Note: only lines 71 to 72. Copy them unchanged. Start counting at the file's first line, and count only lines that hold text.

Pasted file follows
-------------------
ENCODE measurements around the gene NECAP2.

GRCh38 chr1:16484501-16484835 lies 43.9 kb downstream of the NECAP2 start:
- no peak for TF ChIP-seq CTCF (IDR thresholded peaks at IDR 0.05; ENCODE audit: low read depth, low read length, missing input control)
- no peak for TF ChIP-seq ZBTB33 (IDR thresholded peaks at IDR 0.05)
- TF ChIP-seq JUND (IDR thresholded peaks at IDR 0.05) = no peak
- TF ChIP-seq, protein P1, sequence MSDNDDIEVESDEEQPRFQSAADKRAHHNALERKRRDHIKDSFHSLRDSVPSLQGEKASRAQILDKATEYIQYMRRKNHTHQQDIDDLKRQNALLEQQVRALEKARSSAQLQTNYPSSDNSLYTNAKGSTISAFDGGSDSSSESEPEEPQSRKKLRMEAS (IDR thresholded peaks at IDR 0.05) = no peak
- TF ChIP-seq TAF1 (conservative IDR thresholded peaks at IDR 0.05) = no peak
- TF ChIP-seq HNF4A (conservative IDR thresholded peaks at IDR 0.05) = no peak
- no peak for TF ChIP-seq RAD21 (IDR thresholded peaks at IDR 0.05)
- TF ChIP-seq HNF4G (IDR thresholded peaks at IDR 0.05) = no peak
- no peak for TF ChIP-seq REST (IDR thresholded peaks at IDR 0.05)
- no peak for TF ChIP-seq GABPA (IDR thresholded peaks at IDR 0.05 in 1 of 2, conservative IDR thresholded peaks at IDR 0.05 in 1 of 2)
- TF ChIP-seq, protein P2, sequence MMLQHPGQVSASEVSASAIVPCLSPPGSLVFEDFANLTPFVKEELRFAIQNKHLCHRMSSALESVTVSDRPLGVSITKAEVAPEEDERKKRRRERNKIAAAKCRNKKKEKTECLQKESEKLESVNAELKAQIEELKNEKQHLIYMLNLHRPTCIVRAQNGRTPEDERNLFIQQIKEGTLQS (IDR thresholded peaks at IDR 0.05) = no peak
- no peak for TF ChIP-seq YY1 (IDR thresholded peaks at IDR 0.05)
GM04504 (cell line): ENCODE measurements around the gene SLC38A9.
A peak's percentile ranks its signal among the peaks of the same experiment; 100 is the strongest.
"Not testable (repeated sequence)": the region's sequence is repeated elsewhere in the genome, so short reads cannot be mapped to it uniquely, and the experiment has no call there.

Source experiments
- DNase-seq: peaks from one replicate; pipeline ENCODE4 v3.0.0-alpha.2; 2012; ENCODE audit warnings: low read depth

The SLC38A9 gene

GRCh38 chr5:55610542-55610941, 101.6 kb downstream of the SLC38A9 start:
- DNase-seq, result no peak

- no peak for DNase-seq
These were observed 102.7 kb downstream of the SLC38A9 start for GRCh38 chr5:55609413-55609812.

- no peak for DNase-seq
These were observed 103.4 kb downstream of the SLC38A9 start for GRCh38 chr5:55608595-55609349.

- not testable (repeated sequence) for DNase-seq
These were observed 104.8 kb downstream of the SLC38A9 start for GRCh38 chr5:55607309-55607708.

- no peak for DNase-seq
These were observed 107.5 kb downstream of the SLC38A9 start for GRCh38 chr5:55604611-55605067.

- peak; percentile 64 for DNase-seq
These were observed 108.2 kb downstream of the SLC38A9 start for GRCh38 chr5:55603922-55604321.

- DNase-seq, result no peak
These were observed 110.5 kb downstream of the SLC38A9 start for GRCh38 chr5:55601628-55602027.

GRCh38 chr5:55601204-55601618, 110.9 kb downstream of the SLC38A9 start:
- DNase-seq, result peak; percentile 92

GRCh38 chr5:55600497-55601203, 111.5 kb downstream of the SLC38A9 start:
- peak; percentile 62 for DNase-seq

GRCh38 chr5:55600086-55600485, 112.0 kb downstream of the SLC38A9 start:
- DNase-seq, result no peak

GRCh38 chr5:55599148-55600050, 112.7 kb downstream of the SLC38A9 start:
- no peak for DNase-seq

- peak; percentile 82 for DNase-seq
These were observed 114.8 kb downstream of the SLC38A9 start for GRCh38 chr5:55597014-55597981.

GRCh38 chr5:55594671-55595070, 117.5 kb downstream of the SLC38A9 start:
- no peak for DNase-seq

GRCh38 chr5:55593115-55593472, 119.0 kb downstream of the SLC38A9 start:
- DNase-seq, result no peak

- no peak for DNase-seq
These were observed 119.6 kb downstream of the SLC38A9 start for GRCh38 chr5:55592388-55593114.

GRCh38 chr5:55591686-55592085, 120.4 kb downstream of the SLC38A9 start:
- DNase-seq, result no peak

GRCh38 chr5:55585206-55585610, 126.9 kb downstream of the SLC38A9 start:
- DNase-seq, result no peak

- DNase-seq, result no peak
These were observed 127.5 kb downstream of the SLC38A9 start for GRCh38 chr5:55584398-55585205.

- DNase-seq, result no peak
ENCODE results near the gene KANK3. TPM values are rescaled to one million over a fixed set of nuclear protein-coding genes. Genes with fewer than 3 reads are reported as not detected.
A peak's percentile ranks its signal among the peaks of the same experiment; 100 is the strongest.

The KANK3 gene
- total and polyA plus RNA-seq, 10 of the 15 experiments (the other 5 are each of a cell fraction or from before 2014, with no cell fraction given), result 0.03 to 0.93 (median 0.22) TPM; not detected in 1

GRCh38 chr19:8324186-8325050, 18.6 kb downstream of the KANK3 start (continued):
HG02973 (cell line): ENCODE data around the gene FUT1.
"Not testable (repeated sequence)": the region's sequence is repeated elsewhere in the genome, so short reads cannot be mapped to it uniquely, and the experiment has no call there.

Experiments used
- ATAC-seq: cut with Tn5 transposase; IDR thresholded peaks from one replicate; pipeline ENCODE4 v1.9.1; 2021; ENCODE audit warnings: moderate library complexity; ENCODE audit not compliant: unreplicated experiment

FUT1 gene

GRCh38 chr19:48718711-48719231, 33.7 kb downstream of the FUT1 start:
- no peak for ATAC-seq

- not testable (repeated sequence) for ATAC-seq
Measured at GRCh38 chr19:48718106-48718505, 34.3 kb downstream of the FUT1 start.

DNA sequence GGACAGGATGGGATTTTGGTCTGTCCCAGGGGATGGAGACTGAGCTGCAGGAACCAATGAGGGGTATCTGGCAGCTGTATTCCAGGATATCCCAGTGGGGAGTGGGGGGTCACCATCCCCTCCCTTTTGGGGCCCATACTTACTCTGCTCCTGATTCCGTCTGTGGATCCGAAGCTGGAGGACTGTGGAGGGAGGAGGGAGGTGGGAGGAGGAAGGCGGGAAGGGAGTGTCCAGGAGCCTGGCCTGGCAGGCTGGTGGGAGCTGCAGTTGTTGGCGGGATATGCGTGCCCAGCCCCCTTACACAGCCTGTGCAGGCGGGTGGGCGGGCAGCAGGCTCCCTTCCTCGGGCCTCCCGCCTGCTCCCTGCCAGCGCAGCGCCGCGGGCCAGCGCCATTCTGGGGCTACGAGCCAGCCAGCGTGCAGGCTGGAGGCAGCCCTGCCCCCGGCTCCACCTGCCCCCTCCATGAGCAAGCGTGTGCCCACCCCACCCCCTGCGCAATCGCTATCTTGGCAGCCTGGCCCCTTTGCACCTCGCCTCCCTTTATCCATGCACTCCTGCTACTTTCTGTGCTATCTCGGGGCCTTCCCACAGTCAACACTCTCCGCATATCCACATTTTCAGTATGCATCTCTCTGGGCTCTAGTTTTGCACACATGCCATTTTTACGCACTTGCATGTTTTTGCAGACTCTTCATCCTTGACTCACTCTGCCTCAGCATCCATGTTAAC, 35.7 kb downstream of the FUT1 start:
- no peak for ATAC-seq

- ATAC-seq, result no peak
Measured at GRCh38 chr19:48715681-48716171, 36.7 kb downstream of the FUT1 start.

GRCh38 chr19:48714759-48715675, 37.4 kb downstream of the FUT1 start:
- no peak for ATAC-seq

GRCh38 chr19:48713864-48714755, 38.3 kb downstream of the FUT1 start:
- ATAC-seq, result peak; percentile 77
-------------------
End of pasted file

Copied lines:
Measured at GRCh38 chr19:48718106-48718505, 34.3 kb downstream of the FUT1 start.

DNA sequence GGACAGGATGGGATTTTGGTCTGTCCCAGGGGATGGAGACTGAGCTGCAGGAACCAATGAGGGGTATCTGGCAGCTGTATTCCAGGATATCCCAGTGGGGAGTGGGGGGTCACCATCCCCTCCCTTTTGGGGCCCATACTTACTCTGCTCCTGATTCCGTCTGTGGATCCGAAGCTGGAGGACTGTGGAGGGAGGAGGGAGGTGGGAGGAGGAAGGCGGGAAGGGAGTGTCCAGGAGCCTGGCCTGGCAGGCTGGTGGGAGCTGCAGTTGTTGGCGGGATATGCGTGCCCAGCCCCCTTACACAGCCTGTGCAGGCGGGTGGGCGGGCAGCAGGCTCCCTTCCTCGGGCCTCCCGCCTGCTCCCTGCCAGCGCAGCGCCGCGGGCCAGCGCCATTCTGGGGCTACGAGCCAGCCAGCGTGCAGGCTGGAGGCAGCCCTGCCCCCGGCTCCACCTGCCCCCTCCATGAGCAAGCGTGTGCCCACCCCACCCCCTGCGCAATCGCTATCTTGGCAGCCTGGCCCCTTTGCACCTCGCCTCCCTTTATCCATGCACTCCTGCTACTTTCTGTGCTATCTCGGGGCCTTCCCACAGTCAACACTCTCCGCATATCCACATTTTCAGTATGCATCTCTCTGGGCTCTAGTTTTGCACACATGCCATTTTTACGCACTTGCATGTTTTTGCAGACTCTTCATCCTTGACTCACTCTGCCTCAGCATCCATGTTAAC, 35.7 kb downstream of the FUT1 start: